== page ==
The Mini is a small economy car produced by the English-based British Motor Corporation (BMC) and its successors from 1959 until 2000. The original is considered an icon of 1960s British popular culture. Its space-saving transverse engine front-wheel drive layout – allowing 80 percent of the area of the car's floorpan to be used for passengers and luggage – influenced a generation of car makers. In 1999 the Mini was voted the second most influential car of the 20th century, behind the Ford Model T, and ahead of the Citroën DS and Volkswagen Beetle.
This distinctive two-door car was designed for BMC by Sir Alec Issigonis. It was manufactured at the Longbridge and Cowley plants in England, the Victoria Park/Zetland British Motor Corporation (Australia) factory in Sydney, Australia, and later also in Spain (Authi), Belgium, Chile, Italy (Innocenti), Malta, Portugal, South Africa, Uruguay, Venezuela and Yugoslavia. The Mini Mark I had three major UK updates – the Mark II, the Clubman and the Mark III. Within these was a series of variations, including an estate car, a pick-up truck, a van and the Mini Moke, a jeep-like buggy.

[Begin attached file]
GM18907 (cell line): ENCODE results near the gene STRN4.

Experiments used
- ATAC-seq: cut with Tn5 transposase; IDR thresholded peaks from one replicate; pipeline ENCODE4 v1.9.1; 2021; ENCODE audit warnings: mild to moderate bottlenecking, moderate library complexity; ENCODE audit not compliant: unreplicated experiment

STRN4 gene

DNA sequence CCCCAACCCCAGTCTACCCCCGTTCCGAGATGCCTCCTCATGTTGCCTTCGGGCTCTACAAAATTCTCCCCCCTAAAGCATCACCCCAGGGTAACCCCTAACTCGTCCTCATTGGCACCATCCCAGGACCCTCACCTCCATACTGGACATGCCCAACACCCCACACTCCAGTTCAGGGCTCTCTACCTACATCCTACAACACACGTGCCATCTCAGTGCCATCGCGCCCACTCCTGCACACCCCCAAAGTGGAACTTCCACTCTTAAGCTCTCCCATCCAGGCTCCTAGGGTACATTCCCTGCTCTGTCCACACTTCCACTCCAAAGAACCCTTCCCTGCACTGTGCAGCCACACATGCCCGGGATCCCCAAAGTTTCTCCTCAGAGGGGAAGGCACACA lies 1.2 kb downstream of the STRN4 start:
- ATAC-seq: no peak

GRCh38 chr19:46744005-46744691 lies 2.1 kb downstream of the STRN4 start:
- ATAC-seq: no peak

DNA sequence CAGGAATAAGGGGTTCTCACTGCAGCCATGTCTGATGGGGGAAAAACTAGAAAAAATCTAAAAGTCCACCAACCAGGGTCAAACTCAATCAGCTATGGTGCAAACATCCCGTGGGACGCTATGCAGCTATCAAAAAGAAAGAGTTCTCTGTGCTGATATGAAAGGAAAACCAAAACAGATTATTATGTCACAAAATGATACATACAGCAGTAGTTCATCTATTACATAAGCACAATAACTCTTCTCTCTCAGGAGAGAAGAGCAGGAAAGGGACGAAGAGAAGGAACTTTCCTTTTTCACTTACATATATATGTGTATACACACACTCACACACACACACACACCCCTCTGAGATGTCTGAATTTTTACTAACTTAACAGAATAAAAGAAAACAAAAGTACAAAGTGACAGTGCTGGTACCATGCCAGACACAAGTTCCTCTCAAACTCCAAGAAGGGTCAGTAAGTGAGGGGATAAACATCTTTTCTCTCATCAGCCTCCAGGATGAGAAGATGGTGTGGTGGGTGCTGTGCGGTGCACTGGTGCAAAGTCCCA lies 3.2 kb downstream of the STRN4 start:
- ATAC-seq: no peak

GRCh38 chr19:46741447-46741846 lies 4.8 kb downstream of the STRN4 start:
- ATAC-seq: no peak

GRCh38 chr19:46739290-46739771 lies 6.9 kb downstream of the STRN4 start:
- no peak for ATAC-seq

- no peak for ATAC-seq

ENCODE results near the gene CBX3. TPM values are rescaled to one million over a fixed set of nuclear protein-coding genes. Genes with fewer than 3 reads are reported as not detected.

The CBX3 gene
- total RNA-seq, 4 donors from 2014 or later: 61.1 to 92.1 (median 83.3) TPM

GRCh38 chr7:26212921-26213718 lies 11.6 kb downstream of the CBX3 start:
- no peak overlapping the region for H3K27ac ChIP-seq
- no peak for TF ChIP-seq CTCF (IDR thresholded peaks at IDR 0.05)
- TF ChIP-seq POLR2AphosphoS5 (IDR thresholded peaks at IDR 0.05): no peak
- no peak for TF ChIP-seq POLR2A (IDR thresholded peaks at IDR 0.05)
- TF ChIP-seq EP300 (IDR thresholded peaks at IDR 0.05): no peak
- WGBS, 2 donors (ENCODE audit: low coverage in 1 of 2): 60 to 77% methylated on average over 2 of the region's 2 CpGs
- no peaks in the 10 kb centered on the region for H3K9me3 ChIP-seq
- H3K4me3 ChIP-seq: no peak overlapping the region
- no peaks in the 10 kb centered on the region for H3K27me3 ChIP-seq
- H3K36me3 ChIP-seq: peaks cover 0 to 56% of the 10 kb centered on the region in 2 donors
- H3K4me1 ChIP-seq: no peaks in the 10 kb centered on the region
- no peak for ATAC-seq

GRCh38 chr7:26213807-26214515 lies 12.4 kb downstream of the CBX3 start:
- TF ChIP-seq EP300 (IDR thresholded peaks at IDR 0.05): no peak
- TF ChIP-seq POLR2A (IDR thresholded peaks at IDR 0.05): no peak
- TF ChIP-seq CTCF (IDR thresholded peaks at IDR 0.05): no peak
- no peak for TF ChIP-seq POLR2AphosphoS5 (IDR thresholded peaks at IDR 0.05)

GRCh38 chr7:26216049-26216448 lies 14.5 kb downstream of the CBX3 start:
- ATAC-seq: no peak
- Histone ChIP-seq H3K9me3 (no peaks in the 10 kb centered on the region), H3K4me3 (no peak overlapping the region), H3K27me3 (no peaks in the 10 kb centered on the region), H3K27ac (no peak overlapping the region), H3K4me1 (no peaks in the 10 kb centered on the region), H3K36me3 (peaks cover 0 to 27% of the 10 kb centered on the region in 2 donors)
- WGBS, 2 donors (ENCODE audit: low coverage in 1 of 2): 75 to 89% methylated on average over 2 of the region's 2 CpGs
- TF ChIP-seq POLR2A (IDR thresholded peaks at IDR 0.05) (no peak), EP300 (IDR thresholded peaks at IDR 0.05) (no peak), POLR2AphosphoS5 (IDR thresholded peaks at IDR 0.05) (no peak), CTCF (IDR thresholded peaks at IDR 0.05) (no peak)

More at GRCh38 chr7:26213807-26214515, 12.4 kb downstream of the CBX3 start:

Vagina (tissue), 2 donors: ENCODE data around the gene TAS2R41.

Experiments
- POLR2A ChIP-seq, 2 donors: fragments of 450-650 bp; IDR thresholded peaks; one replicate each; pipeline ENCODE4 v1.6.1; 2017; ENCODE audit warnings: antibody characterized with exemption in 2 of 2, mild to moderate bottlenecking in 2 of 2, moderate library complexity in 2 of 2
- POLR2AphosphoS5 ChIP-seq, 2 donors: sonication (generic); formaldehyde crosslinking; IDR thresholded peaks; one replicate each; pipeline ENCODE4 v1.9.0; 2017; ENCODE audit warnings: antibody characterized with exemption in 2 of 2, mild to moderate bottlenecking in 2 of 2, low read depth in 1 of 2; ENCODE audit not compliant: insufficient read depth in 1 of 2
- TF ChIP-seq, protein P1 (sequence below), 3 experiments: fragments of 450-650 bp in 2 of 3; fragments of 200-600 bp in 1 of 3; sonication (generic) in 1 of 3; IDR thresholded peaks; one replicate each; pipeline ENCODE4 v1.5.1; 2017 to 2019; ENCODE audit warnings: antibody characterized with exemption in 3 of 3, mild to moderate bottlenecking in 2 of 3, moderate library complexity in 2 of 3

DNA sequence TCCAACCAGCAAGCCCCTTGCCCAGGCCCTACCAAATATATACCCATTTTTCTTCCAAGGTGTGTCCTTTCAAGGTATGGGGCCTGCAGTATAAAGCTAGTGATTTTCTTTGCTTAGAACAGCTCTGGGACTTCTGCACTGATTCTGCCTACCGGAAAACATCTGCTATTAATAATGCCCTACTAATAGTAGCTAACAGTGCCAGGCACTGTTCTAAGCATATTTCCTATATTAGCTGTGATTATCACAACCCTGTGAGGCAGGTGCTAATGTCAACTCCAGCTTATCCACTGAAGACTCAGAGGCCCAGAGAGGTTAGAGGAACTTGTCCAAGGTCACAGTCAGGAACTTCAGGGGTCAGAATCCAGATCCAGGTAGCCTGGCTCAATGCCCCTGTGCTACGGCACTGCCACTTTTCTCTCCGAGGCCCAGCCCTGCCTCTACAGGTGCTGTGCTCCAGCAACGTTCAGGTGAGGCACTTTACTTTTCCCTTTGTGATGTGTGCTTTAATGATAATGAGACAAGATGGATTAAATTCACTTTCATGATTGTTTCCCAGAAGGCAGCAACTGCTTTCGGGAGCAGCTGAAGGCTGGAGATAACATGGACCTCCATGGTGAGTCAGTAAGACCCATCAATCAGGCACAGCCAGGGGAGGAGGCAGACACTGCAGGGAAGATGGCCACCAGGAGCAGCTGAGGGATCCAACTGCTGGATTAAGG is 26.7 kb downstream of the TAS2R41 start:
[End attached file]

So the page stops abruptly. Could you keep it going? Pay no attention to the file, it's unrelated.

The performance versions, the Mini Cooper and Cooper "S", were successful as both race and rally cars, winning the Monte Carlo Rally in 1964, 1965 and 1967. In 1966, the first-placed Mini (along with nine other cars) was disqualified after the finish, under a controversial decision that the car's headlights were against the rules.
On its introduction in August 1959 the Mini was marketed under the Austin and Morris names, as the Austin Seven and Morris Mini-Minor. The Austin Seven was renamed Austin Mini in January 1962 and Mini became a marque in its own right in 1969. In 1980 it once again became the Austin Mini and in 1988 the Rover Mini.
BMW acquired the Rover Group (formerly British Leyland) in 1994, and sold the greater part of it in 2000, but retained the rights to build cars using the MINI name.